Interview to George Crumb

Updated: Nov 29, 2019

December 15th, 2017

Media, Pennsylvania, USA

Fabio Álvarez (FA): When did you start composing?

George Crumb (GC): I think I was about nine or ten years old. Needless to say, these early efforts were of no consequence whatsoever! My father was a clarinetist, my mother a cellist, and my brother a flutist. So I wrote little pieces for these instruments (with myself at the piano!). My most valuable education from my early years came from my father´s collection of miniature Eulenburg scores (at least 400 in number!). I was able to learn much about notation while reading these when listening to recordings or concerts on the radio. Stravinsky once said that “composing is notation” and I learned a lot about notation by reading scores.

FA: Which were your earlier influences?

GC: I don´t remember hearing much really contemporary music at a young age. Growing up in West Virginia in the 1930s meant have that even Debussy passed for “contemporary”! Very occasionally one hear radio broadcasts of certain American composers like Copland or barber, and during the war years we got some Shostakovich (like his 5th Symhony).

FA: What do you personally consider to be incisive moments in your student career?

GC: As a teenager, I got to know Bela Bartók (works like Concerto for Orchestra, the string quartets, Mikrokosmos VI. I count Bartók as one of my most important influences as a composer! I also got to know some Hindemith and Alban Berg during those years.

FA: How do you see the importance of timbre in contemporary composition?

GC: I feel it is hugely important! Bartók´s expansion of timbre in his quartets, the timbral explosion in the percussion area, and of course the use of new piano timbres in Cage and Cowell.

FA: Do you feel it is important that audience is able to deduce the processes and ideas behind a work purely on the basis of hearing the music?

GC: Hopefully, yes. And if that doesn´t happen, what´s the point, right?

FA: How important is it for you to work closely with the artists performing your works?

GC: It is very important to know a performer´s style, technical strong points and personality. All of these things could certainly affect one´s approach to actual composition. But after the premiere of a composition written for a certain performer, one hopes that the work will be taken over by other performers.

FA: Of course the effect of a piece doesn´t depend merely on the performance of the musicians, but also on the acoustic of the hall it is performed in. Do you fear that some halls are not very appropriate for the performance of some of your music?

GC: I feel that my music (and all music, for that matter) works best in halls that are not too dry! But I have found that my preference for the amplified piano can often be useful in correcting a bad acoustic to some extend.

FA: Do you feel that contemporary compositions should reach the attention of a wider audience?

GC: It´s a great mystery to me why some compositions can capture the ears of an audience while others cannot. Perhaps it has little to do with compositional style or technique but rather lies in something impossible to define. Some musical works excite the imagination by drawing the listener into a new world of sound and ideas. Other works seem empty and pretentious and lacking in originality. Even the greatest composer can sometimes produce music below their normal excellence. Perhaps the simple answer is to say that if the composer is inspired, the listener will also be inspired!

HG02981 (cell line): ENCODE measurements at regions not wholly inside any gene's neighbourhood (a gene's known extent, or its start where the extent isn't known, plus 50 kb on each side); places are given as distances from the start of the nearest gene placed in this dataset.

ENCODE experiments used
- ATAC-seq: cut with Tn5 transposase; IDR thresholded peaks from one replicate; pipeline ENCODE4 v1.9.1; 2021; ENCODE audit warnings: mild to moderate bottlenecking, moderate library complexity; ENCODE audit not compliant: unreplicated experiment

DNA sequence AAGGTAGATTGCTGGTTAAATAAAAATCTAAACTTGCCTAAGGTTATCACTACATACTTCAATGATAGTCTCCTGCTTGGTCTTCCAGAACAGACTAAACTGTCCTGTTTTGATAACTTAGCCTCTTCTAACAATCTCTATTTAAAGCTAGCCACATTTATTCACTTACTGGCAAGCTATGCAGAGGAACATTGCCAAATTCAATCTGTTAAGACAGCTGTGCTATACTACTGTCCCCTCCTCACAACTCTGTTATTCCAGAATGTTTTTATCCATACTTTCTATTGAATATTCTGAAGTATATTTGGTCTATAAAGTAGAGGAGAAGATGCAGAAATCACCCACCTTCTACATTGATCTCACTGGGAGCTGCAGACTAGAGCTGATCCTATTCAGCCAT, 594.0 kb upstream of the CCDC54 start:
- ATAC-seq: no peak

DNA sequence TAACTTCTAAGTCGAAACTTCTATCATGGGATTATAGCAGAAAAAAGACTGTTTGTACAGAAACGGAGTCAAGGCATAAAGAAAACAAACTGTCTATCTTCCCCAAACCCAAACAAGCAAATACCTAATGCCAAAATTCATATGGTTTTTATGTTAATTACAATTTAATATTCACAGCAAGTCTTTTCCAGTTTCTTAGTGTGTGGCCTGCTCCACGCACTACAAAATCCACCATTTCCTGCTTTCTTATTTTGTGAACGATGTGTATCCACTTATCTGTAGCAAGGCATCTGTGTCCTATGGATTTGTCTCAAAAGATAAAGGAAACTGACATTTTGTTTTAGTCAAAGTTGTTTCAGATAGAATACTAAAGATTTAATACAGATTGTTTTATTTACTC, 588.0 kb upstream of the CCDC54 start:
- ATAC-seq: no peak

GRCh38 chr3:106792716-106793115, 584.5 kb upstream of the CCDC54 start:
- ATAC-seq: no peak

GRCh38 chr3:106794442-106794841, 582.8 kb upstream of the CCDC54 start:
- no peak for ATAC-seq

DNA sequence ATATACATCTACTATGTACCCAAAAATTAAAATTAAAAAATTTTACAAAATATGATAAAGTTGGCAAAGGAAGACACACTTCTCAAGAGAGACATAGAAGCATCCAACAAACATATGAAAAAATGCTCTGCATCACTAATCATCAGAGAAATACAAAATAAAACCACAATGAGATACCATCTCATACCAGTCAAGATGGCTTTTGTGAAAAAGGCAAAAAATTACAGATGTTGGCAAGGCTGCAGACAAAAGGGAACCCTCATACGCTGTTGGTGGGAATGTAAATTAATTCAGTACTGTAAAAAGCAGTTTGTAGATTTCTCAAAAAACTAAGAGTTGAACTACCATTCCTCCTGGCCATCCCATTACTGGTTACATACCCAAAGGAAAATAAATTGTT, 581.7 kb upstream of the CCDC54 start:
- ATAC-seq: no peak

FA: Should a composer write for the musicians who will play a piece or write for the audience who will hear it?

CC: For both!

FA: You composed the first volume of your Makrokosmos in 1972. This work remains the most comprehensive and influential exploration of new technical resources for the piano of our time. Who were your influences?

GC: At the time I wrote Makrokomos I had not heard a single note of John Cage or Henry Cowell. And of course my approach to the piano has nothing to do with Cage´s “prepared piano”. But Cowell produced some sounds in direct contact with the strings and I could be described as his direct descendant!

FA: Like the Debussy Preludes, each of your Makrokosmos pieces has an evocative title and a sign of the zodiac, with the initials of a person born under that sign. Why did you use the zodiacal symbols?

GC: It was simply another device to unify the work. I use many zodiacal signs of favourite composers like Gutav Mahler and Bela Bartók, but also signs of friends and even family!

FA: You are a scorpio and I am a scorpio. Is the personality of each sign related to the character of each piece?

GC: I read about the zodiac to learn particulars about each sign. That influenced me, but not profoundly.

FA: In Makrokosmos II, you use glass tumblers on the strings to produce a haunting effect.

GC: I love the mysterious effect of a glissando over the strings of the piano. Audiences can hardly believe that such sounds can be produce on a grand piano.

FA: What are your principal compositional challenges?

GC: Constructing a piece that you feel has a form that works and which projects exactly what you want to project spiritually (with the least possible number of notes!).

FA: As a pianist from Spain, I must ask this question. One of the pieces of Makrokosmos I (Dream Images), is dedicated to the Spanish poet Federico García Lorca. How has Lorca influenced your music?

GC: Profoundly! Twelve or so of my vocal works use poems of Lorca. I love the evocative images in his poetry.

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Brittany Florenz, photography

Álvaro L. Barreiro, photo editor